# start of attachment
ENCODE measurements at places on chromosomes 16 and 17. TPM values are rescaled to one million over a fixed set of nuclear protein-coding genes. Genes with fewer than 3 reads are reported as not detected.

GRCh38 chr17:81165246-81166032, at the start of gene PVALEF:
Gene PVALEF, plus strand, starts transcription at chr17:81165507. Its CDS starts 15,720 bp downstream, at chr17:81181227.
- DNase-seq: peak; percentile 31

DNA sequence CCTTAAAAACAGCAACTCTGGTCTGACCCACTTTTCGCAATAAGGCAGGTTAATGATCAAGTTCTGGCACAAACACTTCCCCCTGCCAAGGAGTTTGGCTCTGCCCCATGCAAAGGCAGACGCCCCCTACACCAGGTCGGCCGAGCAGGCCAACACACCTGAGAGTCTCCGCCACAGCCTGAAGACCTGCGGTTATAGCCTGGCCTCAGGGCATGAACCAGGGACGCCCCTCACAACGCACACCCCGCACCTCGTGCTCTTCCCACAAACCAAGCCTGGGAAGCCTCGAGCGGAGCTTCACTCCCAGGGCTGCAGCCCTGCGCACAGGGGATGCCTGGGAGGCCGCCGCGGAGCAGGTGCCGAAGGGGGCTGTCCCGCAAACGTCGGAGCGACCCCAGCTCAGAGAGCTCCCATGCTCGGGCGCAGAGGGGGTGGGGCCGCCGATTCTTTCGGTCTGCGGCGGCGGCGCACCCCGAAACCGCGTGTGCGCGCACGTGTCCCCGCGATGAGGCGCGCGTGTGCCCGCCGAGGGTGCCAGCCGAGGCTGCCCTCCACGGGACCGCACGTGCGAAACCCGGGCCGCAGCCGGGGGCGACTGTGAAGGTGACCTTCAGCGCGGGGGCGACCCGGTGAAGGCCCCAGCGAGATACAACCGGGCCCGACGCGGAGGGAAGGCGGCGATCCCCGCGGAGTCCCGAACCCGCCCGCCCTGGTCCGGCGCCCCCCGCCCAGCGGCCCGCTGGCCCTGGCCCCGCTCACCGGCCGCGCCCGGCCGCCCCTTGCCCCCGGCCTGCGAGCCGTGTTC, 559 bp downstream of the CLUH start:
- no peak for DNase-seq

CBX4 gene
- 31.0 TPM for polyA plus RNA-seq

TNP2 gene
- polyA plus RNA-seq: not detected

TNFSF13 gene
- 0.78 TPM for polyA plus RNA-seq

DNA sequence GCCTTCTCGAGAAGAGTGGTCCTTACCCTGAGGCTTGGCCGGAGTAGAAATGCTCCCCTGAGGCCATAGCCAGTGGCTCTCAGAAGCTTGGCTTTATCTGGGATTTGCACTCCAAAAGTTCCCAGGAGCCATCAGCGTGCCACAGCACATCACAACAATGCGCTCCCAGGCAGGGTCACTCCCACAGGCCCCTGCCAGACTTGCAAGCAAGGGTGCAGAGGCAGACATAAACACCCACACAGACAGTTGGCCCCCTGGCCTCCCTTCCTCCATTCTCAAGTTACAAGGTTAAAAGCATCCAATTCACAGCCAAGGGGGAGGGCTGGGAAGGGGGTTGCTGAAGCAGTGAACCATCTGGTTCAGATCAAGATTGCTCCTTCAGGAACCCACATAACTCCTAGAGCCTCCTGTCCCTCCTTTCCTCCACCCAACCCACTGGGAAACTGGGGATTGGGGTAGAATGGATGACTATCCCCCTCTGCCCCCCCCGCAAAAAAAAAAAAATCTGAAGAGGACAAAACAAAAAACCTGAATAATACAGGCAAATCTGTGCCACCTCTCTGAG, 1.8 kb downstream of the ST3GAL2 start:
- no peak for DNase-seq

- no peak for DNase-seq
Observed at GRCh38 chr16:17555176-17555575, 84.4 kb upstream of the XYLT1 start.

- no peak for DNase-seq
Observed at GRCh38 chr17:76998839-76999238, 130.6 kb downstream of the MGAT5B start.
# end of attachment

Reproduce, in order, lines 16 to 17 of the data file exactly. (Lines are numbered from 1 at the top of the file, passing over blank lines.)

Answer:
Observed at GRCh38 chr16:17555176-17555575, 84.4 kb upstream of the XYLT1 start.

- no peak for DNase-seq